Ibadah: a Total Submission
In Arabic, the word ‘Ibadah’ means submission and surrender. The same derived word ‘Ya’buduni’ (translated as worshipping Me) is used in the said Quranic verse, grammatically to indicate current, common and ever-happening states, as well as the future.
Let us rephrase it for you: it’s total, absolute and eternal submission to Allah. In Islam, life is but a full-time ‘slavery’ to Him solely.
From that precept come the decreed acts of worship: the specific tasks we have to perform in our life as His ‘slave’ and worshipper. Among the well-known are the five daily prayers and fasting throughout the month of Ramadhan.
There are also the obligations to adhere to the ordained practices. Some of these pertain to character building (the akhlak) which encompasses enacting divine injunctions of ethics, principles, morals, and much more.
It is expected of a full-time ‘slave’ of a comprehensive religion to accept that Islam guides on every aspect of life as Allah decrees. These constitute principles that relate to the economy, politics, education, parenting, community, hygiene, research and the like.
Does it sound restricting? No, it’s liberating, in fact!
How can restricting be liberating? You might be interested in this infamous story in Islamic history during the battle of Qadisiyah. The Persian general, Rustum, requested from Rabi’ bin Amir, a companion of Prophet Muhammad, to shed light on their intention regarding the battle.
Rabi’ delivered to him a brief, inspirational declaration on liberating people through the ‘slavery’ of Islam:
“Allah has sent us to deliver whomsoever He wishes of mankind from subjugation to the creation to the servitude and worship of Allah; from the narrowness of the dunya (the world) to the vastness of the akhirah (the Hereafter), and from the injustices of (fabricated) religions and ideologies to the justice of Islam.”
Being a Muslim is to be liberated from being enslaved by other people. All people are the creation of Allah, hence worshipping the creations is a grave degradation to the nobility of mankind.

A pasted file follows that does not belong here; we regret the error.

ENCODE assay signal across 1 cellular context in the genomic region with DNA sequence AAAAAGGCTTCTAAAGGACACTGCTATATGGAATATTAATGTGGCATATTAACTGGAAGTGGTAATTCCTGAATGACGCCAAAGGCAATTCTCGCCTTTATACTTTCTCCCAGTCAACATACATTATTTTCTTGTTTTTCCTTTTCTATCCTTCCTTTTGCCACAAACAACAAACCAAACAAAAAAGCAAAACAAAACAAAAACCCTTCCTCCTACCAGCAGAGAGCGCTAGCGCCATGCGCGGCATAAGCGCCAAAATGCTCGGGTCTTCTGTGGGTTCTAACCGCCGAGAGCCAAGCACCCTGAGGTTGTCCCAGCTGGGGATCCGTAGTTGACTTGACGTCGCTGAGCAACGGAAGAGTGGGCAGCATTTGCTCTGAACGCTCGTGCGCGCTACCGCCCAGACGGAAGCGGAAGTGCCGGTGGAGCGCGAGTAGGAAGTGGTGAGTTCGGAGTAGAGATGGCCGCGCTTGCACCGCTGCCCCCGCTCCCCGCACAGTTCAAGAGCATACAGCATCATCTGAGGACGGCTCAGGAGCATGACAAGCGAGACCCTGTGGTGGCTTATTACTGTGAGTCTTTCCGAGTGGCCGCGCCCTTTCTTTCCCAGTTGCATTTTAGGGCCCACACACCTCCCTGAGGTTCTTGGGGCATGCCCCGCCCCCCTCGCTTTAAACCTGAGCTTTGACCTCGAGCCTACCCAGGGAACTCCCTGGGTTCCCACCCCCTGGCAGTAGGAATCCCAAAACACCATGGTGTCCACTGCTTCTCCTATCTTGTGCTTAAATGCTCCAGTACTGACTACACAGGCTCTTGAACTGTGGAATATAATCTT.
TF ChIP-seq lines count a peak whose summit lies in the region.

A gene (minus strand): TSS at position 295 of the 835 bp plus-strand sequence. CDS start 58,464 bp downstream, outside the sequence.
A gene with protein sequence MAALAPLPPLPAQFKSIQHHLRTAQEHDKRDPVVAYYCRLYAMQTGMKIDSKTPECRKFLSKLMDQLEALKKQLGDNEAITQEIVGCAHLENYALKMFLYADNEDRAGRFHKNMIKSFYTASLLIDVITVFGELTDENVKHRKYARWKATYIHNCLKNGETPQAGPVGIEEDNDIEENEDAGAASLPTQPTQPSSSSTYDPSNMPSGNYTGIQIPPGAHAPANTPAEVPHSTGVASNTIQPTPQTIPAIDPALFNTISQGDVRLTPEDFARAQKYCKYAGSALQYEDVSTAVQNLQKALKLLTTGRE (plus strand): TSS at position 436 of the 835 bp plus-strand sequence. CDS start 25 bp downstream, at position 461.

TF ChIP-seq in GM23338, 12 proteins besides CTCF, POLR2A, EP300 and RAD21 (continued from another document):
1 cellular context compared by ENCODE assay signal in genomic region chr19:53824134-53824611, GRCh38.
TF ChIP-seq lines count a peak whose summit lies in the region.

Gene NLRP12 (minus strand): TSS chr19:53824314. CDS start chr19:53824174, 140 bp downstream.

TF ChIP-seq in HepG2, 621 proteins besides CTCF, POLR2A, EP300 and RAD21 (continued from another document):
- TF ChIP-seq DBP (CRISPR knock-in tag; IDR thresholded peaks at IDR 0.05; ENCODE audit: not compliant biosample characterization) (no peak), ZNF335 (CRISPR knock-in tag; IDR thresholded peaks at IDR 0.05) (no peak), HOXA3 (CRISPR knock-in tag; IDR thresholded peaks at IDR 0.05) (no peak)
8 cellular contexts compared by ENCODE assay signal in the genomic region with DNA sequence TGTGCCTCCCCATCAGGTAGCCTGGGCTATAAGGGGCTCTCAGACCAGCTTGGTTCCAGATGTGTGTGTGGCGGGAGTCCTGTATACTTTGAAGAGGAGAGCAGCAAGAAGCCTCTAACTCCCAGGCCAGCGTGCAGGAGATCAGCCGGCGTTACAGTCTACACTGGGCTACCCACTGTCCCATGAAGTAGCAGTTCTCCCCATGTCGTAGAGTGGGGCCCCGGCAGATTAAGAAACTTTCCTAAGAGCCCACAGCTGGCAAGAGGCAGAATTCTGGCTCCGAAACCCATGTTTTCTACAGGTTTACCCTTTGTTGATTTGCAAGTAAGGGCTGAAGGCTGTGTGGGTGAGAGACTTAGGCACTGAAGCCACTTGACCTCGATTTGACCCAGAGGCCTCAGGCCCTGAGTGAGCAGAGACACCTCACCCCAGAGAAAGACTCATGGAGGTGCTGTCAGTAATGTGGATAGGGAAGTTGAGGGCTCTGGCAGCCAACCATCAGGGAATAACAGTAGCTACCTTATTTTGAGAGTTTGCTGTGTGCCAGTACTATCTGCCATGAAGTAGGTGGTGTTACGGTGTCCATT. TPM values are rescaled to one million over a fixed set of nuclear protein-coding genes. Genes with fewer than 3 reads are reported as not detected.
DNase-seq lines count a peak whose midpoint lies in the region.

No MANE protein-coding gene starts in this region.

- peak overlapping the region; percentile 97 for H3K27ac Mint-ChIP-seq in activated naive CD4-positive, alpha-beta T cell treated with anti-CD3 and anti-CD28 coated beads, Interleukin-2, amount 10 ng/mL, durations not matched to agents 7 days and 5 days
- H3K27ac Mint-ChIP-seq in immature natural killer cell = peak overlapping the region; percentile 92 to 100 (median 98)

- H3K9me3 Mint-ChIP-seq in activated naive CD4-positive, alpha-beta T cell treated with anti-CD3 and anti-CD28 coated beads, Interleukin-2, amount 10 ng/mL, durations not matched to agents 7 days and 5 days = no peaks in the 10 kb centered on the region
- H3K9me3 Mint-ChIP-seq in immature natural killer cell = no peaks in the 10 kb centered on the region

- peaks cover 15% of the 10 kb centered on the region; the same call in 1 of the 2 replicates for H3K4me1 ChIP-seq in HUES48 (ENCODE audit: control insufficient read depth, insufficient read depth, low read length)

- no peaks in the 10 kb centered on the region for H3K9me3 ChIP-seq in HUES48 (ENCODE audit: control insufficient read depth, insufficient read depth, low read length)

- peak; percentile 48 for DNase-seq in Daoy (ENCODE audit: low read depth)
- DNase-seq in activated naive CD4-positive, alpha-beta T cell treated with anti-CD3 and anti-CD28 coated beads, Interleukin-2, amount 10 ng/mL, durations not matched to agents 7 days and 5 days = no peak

Allah is the only One deserving of servitude, not the aristocrats or the corrupt leaders who exercise control beyond what is determined by Him.
Being a Muslim is to be liberated from being a slave to the worldly life. The world is but a sowing land to be reaped in the hereafter. We should give our best in this life, but only for the purpose of gaining Allah’s pleasure and securing the best rewards in the hereafter.
In the end, the righteous deeds resulting from our worldly performance are what really matters, not those accomplishments themselves.
Being a Muslim is is to be liberated from being lost, wandering in this world without a purpose. Allah sent down the comprehensive guidance through the Quran and the Prophetic traditions. With these super guides other ideologies about life should be redundant.
Some consider liberation as an absolute right and sanction for them to do anything they think is good. It does not occur to them that they might end up trapped by their limited and fallible thought. By contrast, Allah offers an all embracing guide of life as befits the encompassing perspective and wisdom of a Supreme Creator, Designer and Arbiter.
“(Mention, O Muhammad), when the wife of ‘Imran said, “My Lord, indeed I have pledged to You what is in my womb as muharraran, so accept this from me. Indeed, You are the Hearing, the Knowing.” (al-Quran 3:35)